Almost immediately, The Document Foundation proved it had more momentum than chúng tôi with more discussion and proposals on its mailing lists. Within weeks, major distributions such as Ubuntu were deciding to ship with LibreOffice rather than OpenOffice.org.
Yet, despite such setbacks, Oracle’s previous assertion that it was committed to chúng tôi made most people believe that the rivalry would continue indefinitely.
At the time, the announcement was greeted with cautious optimism. But, since then, Oracle employees working on chúng tôi have been laid off, including long-time community manager Louis Suarez-Potts. Most of the project’s mailing lists shut down, and the last development patch was submitted on April 18. For all practical purposes, chúng tôi was dead, leaving dozens to wonder what was going on.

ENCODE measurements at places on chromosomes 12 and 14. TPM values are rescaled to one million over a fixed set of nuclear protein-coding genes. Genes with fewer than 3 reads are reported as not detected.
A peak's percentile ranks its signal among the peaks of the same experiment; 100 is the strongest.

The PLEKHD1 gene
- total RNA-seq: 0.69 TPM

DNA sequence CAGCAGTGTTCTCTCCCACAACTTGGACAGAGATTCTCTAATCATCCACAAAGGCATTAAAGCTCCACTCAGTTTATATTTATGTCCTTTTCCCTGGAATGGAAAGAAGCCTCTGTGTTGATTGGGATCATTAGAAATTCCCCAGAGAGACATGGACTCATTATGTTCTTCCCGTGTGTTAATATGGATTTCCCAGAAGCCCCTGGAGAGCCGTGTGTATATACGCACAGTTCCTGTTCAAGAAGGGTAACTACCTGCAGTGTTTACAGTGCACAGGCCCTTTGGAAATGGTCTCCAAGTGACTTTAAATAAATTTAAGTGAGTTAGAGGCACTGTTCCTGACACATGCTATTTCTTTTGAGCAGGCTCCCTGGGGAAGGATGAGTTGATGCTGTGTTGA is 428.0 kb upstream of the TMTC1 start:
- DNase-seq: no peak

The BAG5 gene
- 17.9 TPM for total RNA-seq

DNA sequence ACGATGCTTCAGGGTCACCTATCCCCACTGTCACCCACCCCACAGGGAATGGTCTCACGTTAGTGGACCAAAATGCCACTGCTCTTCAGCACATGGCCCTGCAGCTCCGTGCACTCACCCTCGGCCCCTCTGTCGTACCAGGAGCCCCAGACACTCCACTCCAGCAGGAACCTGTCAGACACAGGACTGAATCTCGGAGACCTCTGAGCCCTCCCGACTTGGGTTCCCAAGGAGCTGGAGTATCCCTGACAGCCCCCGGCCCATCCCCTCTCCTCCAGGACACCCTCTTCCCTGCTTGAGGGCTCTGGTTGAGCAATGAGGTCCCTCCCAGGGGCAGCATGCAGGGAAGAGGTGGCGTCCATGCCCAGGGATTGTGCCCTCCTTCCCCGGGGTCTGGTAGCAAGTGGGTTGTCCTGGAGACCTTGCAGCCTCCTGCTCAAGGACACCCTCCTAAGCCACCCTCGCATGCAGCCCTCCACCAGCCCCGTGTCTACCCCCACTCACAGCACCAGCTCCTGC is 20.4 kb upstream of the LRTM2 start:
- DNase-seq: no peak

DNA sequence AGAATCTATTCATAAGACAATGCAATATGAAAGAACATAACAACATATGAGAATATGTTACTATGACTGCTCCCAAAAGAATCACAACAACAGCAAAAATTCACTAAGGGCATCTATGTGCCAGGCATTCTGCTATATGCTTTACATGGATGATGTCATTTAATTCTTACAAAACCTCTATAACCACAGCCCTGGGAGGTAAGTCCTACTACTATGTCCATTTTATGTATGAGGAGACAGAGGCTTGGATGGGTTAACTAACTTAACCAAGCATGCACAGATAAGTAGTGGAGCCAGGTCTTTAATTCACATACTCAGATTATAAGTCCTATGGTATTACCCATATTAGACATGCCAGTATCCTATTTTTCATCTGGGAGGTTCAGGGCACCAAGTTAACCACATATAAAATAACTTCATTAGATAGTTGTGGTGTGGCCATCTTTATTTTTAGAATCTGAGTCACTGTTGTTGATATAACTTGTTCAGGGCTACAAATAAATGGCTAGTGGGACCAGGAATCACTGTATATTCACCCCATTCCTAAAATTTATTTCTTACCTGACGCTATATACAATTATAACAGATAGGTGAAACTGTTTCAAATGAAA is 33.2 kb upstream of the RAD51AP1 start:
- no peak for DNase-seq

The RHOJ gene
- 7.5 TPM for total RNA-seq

According to Steven J. Vaughan-Nichols, the donation to The Apache Foundation was made with the encouragement of IBM, which develops Lotus Symphony, another chúng tôi fork.
From a corporate viewpoint, you can imagine several reasons why the donation makes sense. As an umbrella organization of nearly one hundred projects, The Apache Foundation resembles a corporation more than most free and open source software (FOSS) organizations, no doubt making it easier for Oracle to deal with. It is also well-established and unlikely to disappear, so chúng tôi has a permanent home.